Whether you're writing in your journal, introducing yourself, telling an animated story, or pressing your fingers into a yoga mat—many of life's best activities intimately involve your hands.
Your hands tell the world how healthy you are (pitted or cracked nails can be a sign of disease), how old you are (prominent veins and brown age spots reveal that), and how well you take care of yourself (bitten nails, hangnails, and rough scaly skin hint that you are neglecting yourself).
With all your hands do for you, here are a few things you can do for them:
1. Skip the manicure.
As indulgent and fun as they are, manicures can be abrasive to your nails. They stain the keratin of the nail plate itself, abrade the top protective surface of the nail, and make you more prone to paronychia, an infection of the soft tissues around the nail. Try to limit yourself to no more than two manicures a month. Opt instead for a polish change, without having your cuticles trimmed or pushed back. Or skip it altogether.
2. Moisturize, moisturize, moisturize.
The glabrous skin of the palms is unique and doesn't absorb regular moisturizer the way your arms and legs do. Instead, try a heavy immolient moisturizer made especially for the hands. Vaseline or other gooey salves work best. Slather your hands before bed to allow 8 full hours for the moisturizer to penetrate your skin surfaces.
3. Stay out of the sun.
Don't forget your hands when applying your daily sunscreen. The backs of your hands (the dorsal surfaces) see a lot of sun exposure over the course of the day, and if you neglect them, you'll notice brown spots, freckles, and fine lines popping up. This is the reason why the easiest way to tell someone's age is to look at their hands (and the thin skin around their eyes).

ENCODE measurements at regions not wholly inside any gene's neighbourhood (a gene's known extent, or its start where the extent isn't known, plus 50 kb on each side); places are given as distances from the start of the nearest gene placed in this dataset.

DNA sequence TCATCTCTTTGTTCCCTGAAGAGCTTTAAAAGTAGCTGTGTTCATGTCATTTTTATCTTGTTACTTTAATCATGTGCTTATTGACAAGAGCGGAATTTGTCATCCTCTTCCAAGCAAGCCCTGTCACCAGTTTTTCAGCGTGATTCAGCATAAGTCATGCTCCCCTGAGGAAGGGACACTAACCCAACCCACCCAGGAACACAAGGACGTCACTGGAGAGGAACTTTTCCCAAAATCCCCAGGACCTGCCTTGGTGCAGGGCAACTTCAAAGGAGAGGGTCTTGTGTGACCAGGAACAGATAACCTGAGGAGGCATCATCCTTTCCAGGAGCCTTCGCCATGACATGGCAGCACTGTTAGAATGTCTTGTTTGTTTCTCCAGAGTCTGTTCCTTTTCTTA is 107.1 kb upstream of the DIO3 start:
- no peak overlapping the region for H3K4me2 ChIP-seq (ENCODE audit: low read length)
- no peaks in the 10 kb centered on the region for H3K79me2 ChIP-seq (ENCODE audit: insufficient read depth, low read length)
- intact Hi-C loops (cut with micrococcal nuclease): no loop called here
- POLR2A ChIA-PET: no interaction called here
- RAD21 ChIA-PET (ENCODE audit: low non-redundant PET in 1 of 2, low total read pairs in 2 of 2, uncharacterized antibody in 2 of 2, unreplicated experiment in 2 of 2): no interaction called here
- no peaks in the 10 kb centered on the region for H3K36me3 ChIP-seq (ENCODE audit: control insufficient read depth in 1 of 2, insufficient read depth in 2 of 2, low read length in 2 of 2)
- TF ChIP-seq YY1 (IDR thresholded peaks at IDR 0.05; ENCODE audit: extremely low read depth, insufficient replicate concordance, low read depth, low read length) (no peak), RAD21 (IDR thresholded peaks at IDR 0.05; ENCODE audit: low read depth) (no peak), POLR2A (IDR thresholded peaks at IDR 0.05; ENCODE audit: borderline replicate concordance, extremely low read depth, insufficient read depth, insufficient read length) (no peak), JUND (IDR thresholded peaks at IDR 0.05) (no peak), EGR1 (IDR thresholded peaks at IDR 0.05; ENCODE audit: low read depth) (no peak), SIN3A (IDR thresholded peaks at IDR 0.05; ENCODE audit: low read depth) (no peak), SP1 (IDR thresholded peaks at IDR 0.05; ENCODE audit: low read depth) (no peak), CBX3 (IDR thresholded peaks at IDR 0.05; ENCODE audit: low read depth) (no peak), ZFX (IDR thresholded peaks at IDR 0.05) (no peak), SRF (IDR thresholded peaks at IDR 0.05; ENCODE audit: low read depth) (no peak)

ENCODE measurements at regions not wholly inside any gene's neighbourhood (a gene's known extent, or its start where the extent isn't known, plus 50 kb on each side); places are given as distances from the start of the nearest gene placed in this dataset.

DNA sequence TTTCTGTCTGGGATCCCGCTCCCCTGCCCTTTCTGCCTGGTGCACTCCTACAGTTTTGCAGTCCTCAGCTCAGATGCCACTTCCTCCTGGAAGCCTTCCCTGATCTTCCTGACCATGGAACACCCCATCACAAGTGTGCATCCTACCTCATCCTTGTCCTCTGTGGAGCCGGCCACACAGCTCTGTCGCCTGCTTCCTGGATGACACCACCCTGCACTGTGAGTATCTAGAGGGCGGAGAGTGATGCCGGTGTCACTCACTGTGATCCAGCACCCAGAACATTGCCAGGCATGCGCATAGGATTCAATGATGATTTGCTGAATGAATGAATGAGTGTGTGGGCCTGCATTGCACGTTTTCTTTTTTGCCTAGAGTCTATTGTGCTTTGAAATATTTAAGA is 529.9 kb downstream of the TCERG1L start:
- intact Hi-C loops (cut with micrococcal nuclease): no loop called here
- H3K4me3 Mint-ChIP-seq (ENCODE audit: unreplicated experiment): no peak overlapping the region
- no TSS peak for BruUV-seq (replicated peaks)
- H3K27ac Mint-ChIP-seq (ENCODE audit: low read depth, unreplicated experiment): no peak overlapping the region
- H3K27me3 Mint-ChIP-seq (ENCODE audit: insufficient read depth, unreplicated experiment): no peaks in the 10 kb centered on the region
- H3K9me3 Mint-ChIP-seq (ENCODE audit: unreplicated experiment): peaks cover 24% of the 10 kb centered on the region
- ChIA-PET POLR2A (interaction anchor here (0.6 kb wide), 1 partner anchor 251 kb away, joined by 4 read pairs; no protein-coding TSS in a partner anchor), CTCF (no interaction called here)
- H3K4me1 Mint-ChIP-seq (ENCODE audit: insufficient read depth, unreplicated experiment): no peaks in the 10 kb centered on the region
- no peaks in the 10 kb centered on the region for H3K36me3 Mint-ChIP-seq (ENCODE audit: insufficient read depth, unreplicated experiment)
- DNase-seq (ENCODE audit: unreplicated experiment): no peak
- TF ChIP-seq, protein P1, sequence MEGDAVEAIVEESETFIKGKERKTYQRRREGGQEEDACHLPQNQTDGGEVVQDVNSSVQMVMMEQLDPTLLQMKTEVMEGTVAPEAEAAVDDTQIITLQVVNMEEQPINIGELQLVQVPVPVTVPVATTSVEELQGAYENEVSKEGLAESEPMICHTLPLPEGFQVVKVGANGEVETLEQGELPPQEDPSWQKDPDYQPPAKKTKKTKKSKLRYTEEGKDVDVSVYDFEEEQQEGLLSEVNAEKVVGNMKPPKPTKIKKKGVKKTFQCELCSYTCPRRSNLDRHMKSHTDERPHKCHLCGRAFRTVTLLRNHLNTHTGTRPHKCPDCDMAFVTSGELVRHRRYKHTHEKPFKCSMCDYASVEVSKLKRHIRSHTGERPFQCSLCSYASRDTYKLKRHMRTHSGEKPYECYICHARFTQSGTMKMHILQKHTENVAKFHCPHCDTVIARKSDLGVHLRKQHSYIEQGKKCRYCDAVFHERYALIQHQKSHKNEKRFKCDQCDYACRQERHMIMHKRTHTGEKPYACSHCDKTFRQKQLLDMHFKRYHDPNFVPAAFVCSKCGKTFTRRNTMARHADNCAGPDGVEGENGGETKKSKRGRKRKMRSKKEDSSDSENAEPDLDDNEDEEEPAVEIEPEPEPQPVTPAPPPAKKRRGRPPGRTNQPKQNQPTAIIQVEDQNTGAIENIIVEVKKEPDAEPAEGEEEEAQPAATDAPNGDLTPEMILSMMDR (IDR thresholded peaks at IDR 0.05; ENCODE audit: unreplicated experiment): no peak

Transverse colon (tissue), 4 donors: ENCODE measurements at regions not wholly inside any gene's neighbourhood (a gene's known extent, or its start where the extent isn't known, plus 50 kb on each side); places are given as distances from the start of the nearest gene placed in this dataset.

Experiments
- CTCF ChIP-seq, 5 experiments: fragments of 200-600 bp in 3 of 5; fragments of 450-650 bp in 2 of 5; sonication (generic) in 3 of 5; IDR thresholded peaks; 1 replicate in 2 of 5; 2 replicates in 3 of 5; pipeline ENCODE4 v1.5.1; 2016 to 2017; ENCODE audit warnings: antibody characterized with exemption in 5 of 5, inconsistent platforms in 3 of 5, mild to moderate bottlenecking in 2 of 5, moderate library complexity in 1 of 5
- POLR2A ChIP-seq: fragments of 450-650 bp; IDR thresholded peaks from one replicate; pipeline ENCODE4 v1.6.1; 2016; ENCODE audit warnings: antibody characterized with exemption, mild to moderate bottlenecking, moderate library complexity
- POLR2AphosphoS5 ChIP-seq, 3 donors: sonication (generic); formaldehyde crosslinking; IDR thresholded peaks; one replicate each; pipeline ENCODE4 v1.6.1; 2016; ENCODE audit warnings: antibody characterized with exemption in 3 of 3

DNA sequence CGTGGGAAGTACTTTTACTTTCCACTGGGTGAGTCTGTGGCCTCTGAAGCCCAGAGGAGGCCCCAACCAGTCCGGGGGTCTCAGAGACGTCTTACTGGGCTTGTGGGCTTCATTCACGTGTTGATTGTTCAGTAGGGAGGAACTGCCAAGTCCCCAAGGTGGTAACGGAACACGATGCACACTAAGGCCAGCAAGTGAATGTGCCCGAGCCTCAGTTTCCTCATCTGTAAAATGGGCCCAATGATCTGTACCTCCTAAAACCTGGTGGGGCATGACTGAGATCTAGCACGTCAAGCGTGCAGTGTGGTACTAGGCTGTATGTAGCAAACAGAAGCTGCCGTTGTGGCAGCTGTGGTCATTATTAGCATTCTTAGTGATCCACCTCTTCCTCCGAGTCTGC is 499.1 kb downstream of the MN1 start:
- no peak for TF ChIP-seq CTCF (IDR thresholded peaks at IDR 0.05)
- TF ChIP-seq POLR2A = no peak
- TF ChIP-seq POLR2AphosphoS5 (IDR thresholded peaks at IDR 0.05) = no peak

4. Keep your nails short and well-trimmed to avoid collecting dirt and bacteria on their undersurfaces.
A nail clipper is much less traumatic than a nail file, which can put tension on weak areas of the nails. Avoid acrylic nails, permanent gel manicures, and nail jewels, which rely on caustic adhesives that damage the structural integrity of the nail.
5. If you notice anything unusual on your hands or nails, see a hand specialist.
Skin cancers can show up as pigmented streaks in your nail beds. A new lump can mean a tumor like a mucous cyst. Pitted or cracked nails can be signs of autoimmune or inflammatory diseases. Cuts from cooking and car accidents can damage the delicate network of tendons, nerves, and vessels that powers your hands — so don't ignore these signs.
Use these five tips to wave goodbye to your hand troubles!
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